Digital kiosks that provide access to health information have been launched across the country
“Digital poverty is a significant barrier to some people accessing health care how they would like. The addition of the kiosks is important because it increases options for those who would not normally be able to access our services online.” Steve Skinner, service development lead for adult mental health community division, Lincolnshire Partnership NHS Foundation Trust
Lincolnshire Partnership NHS Foundation Trust has launched seven new digital kiosks in community hubs to help people access to health information and support.
The kiosks link residents to a central resource called Lincolnshire Atrium, which provides information about health and wellbeing, as well as details about how to contact the Lincolnshire mental health helpline. It also provides signposting to activities and groups available through local directories.
The hubs are sited in places like GP practices and sports grounds in Boston, Gainsborough, Grantham, Lincoln, Louth, Holbeach, Mablethorpe, and Spilsby. The aim is to reduce digital inequalities by giving people without smartphones or computers the ability to find information they might otherwise struggle to access.
The kiosks, which are being funded from a national pot, will run for two years. They will then be evaluated to see whether the technology should remain in the hubs for an extended period.
Bridge Central, a community venue in Lincoln, has been using the kiosks for several months. Stacey Marriot co-ordinates a crisis cafe at Bridge Central, which is an out-of-hours safe space for people who are struggling with their mental health. She said: “The community kiosk and tablets have helped equip our team to provide valuable signposting advice to connect our guests with other services which can help meet their specific needs and improve their overall health and wellbeing.”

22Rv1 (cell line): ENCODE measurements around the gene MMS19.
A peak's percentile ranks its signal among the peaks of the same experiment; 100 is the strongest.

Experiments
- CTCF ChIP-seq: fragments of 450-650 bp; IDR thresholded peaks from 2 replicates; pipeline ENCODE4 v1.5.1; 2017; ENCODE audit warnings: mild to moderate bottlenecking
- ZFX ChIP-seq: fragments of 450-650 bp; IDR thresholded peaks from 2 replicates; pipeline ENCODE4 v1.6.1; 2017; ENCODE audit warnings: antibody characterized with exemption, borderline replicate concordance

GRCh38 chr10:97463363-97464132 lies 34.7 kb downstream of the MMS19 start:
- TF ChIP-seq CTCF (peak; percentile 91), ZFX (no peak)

Steve Skinner, the service development lead for adult mental health community division, described digital poverty as a “significant barrier to some people accessing health care how they would like. The addition of the kiosks is important because it increases options for those who would not normally be able to access our services online.”
David Jones, the trust’s business development manager and transformation lead for digital, said that the trust had used NHS England funding in an “innovative” way and “in partnership with health and social care system colleagues to enable access to digital services in community settings across the county.
“Our delivery partners Pinntec Limited have been excellent in delivering what we need and working with our community sites to install the equipment. We hope the kiosks enable local people to access support and information in different way, as well as providing much needed digital access.”